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Cultivating a Growth Mindset in the Writing Centre: Student Tutor Nicole Gatchene

Nicole Gatchene continually challenges herself to develop her skills.

When Nicole was a first-year student at Laurier studying History and Political Science, she knew she wanted to be a writing tutor at the Writing Centre. Her preparations for the role began early. Knowing that the writing tutor positions are competitive, Nicole worked very hard in her first two years to achieve a high GPA. At the end of Nicole’s second year, she was in a good position to apply.

“Before working at the Writing Centre all of my jobs were in customer service,” said Nicole. “I love writing and teaching. The Writing Centre position looked like a great opportunity to challenge myself and get paid really well to do so.”

Although Nicole was thrilled to be offered the position, she had a number of worries. For example, she was unsure how to explain grammatical concepts, and she wasn’t confident in her ability to help students in disciplines outside of her own. These worries were ultimately overcome by Nicole’s curiosity, courage, and dedication. After the initial writing tutor training, ongoing professional development, and on-the-job training, Nicole excelled as a writing tutor.

“I now understand the logic behind writing-related topics such as topic sentences and punctuation. I’ve learned how to explain these abstract skills to students in ways that they understand.”

In addition to the writing tutor’s core role of working with students one-on-one, Nicole was eager to engage in other Writing Centre activities. This included co-facilitating weekly Writing Circle sessions during the Winter 2017 term. The Writing Circle provides students with a dedicated time and space to work on their writing in an encouraging group setting, while receiving writing tips and feedback from facilitators. Nicole also contributed regularly to the Writing Centre blog, developing her writing skills in a genre that is applicable to many professions. In addition, Nicole facilitated a Writing Centre professional development meeting by teaching the Writing Centre team about the historiography writing genre. All of these experiences greatly benefited Nicole.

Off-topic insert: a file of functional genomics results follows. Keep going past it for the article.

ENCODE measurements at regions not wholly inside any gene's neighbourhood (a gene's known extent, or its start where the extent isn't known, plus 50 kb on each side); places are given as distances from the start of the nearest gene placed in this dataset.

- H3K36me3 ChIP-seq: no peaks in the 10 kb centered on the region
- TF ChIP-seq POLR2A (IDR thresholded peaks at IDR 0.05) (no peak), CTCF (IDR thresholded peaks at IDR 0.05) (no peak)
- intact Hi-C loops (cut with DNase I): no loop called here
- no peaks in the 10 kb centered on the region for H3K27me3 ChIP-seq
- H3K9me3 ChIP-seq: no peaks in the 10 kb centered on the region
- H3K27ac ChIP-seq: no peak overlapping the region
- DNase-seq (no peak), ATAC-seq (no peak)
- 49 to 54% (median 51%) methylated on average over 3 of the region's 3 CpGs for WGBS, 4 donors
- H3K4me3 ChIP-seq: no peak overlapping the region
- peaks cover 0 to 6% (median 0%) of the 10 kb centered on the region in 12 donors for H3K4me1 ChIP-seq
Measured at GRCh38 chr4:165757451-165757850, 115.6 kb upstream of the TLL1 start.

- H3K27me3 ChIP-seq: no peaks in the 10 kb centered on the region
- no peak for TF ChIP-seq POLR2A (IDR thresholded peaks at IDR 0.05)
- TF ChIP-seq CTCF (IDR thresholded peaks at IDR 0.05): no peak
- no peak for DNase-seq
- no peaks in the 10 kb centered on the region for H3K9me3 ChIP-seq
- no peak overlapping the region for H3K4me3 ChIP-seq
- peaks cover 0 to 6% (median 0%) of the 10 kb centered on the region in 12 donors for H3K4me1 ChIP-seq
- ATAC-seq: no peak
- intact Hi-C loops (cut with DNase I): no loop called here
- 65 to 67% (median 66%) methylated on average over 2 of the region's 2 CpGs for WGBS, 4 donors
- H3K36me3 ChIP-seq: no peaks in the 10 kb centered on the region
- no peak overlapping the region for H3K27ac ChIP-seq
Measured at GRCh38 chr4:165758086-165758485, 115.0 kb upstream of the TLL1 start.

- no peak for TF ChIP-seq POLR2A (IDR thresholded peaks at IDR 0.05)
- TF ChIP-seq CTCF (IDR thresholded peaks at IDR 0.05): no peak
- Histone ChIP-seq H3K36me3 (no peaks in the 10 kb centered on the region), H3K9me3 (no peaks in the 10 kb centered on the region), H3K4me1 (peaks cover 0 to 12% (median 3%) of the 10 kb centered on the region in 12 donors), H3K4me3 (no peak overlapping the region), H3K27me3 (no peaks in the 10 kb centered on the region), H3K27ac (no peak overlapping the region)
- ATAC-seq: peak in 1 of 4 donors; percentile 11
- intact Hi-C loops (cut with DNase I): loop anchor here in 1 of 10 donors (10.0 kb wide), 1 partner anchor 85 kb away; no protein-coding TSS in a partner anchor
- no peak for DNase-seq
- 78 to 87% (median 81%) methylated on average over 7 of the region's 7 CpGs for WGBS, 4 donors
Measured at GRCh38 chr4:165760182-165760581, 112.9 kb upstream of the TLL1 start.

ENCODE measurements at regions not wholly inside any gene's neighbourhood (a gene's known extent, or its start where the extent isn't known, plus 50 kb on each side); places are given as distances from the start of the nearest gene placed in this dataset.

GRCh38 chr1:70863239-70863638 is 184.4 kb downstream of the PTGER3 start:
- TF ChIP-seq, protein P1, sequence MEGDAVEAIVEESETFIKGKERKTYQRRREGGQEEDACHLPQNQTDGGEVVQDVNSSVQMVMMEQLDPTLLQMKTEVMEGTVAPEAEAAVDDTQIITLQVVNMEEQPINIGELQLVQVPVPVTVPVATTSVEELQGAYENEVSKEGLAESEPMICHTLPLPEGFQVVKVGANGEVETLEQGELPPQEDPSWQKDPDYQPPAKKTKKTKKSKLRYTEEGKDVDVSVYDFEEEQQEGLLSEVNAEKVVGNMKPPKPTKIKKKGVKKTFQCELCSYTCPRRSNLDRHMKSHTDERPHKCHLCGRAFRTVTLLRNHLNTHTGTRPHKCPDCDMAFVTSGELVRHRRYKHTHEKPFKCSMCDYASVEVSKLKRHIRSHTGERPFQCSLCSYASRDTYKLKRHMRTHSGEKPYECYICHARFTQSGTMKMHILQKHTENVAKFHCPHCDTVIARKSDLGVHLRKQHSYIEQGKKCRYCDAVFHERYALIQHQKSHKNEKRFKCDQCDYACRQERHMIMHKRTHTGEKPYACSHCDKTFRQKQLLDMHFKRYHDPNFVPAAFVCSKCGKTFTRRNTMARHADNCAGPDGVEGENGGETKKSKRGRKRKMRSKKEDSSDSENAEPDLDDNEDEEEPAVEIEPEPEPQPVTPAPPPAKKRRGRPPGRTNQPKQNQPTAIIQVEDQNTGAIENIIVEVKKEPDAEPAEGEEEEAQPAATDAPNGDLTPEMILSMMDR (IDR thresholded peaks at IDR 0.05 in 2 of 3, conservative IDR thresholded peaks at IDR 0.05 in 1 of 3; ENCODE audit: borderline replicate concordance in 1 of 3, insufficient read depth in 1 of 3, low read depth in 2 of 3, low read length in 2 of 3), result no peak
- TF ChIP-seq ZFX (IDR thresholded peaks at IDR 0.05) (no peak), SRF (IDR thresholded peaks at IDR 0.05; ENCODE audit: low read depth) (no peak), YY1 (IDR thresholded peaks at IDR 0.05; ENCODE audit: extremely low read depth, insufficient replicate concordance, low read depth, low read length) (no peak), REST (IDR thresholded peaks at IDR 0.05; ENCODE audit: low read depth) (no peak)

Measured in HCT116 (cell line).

“Working at the Writing Centre for the past two years has been huge for me. It affirmed skills I already had and made them much stronger.”

These skills were instrumental in Nicole’s next challenge: finding a job after graduation. In the final year of her undergrad, Nicole applied for a two-year position through the Ontario Internship Program. This government program is extremely selective with roughly 4,000 applicants competing for 100 positions. As such, the application process is demanding. The first two steps in the process involved assessing Nicole’s writing competencies, particularly her ability to write clearly and concisely. After successfully completing the first two components of the application process, Nicole was invited for an interview, and she was eventually hired.

Nicole will be working within the Program and Service Delivery focus area. This is fitting considering her previous experience at the Writing Centre helping to develop, implement, and evaluate the Writing Circle program.

As Nicole embarks on her new position, the next chapter on her growth and skill development is set to begin.

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